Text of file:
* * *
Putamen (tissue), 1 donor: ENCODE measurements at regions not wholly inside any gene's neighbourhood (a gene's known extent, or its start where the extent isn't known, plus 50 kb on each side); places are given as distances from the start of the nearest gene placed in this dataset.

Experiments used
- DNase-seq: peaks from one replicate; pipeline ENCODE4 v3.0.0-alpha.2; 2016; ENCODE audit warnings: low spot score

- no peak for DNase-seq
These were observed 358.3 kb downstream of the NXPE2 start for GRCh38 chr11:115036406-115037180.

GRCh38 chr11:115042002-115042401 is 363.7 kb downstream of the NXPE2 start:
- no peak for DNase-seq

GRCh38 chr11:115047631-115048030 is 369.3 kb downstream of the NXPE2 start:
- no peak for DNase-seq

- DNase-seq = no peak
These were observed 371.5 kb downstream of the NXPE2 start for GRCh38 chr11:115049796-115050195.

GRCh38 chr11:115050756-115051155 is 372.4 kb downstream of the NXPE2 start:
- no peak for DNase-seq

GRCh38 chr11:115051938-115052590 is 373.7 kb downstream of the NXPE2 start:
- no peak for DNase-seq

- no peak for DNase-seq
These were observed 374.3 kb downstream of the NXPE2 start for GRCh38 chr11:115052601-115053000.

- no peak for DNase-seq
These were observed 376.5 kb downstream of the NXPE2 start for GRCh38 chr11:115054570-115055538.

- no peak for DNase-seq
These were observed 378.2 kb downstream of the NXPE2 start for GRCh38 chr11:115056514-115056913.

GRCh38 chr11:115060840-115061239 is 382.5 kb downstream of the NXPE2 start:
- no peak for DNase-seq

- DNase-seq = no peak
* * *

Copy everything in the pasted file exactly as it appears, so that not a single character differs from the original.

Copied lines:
Putamen (tissue), 1 donor: ENCODE measurements at regions not wholly inside any gene's neighbourhood (a gene's known extent, or its start where the extent isn't known, plus 50 kb on each side); places are given as distances from the start of the nearest gene placed in this dataset.

Experiments used
- DNase-seq: peaks from one replicate; pipeline ENCODE4 v3.0.0-alpha.2; 2016; ENCODE audit warnings: low spot score

- no peak for DNase-seq
These were observed 358.3 kb downstream of the NXPE2 start for GRCh38 chr11:115036406-115037180.

GRCh38 chr11:115042002-115042401 is 363.7 kb downstream of the NXPE2 start:
- no peak for DNase-seq

GRCh38 chr11:115047631-115048030 is 369.3 kb downstream of the NXPE2 start:
- no peak for DNase-seq

- DNase-seq = no peak
These were observed 371.5 kb downstream of the NXPE2 start for GRCh38 chr11:115049796-115050195.

GRCh38 chr11:115050756-115051155 is 372.4 kb downstream of the NXPE2 start:
- no peak for DNase-seq

GRCh38 chr11:115051938-115052590 is 373.7 kb downstream of the NXPE2 start:
- no peak for DNase-seq

- no peak for DNase-seq
These were observed 374.3 kb downstream of the NXPE2 start for GRCh38 chr11:115052601-115053000.

- no peak for DNase-seq
These were observed 376.5 kb downstream of the NXPE2 start for GRCh38 chr11:115054570-115055538.

- no peak for DNase-seq
These were observed 378.2 kb downstream of the NXPE2 start for GRCh38 chr11:115056514-115056913.

GRCh38 chr11:115060840-115061239 is 382.5 kb downstream of the NXPE2 start:
- no peak for DNase-seq

- DNase-seq = no peak